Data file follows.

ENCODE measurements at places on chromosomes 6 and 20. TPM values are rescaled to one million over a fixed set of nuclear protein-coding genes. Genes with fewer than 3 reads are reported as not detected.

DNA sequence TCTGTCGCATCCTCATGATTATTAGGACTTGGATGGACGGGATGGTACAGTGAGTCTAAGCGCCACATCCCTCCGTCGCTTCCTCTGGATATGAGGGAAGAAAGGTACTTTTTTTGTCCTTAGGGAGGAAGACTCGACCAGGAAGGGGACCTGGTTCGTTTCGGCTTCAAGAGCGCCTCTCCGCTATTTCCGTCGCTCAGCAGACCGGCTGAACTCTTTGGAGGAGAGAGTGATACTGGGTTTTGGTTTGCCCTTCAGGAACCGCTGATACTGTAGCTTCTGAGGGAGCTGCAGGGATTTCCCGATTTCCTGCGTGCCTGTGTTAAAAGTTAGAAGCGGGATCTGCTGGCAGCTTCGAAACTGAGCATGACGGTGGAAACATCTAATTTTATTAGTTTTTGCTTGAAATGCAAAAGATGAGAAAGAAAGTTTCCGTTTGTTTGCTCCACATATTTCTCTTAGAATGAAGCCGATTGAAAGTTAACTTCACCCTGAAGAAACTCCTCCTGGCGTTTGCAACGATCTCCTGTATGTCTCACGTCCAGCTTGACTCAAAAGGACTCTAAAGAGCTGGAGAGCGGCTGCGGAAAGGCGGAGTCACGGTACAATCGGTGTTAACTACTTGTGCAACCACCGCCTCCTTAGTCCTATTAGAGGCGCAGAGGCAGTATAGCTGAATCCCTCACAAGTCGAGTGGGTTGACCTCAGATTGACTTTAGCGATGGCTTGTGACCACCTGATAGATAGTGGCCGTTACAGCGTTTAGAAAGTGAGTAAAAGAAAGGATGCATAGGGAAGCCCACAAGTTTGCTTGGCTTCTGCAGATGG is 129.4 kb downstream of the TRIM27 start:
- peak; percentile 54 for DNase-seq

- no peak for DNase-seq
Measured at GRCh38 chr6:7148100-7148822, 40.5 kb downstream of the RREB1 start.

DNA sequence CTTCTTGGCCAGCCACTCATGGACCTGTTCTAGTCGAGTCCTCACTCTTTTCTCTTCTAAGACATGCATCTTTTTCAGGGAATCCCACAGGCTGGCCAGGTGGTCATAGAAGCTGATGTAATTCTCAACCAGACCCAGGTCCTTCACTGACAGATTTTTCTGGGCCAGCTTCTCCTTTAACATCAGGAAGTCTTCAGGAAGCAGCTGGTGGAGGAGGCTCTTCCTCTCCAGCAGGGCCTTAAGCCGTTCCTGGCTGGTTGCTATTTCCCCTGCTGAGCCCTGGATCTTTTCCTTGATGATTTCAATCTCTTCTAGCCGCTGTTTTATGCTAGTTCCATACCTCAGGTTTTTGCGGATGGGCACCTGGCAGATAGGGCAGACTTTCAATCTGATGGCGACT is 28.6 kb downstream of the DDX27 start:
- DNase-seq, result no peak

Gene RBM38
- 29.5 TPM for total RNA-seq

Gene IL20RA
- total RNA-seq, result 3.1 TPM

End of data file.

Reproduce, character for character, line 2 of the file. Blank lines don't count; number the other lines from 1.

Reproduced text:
DNA sequence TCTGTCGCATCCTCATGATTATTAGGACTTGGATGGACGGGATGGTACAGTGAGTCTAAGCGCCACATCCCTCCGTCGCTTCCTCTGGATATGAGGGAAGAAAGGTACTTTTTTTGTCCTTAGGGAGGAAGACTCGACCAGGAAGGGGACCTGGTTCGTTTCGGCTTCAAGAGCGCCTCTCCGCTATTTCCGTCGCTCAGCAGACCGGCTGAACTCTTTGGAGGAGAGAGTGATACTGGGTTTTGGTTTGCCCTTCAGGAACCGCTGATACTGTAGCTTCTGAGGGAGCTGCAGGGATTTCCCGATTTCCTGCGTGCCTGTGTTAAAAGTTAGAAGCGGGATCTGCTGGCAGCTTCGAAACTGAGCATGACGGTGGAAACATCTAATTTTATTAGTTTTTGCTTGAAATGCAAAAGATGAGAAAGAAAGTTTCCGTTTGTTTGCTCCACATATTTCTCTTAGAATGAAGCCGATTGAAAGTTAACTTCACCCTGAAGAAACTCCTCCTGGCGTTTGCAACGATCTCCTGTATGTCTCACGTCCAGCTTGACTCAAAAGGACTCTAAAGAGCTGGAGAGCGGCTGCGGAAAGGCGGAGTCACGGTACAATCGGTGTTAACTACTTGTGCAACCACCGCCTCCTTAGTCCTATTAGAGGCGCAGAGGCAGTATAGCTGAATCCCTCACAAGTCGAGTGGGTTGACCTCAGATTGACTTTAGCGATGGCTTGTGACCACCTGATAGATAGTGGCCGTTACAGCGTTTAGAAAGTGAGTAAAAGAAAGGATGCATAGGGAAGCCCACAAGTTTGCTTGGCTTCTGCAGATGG is 129.4 kb downstream of the TRIM27 start: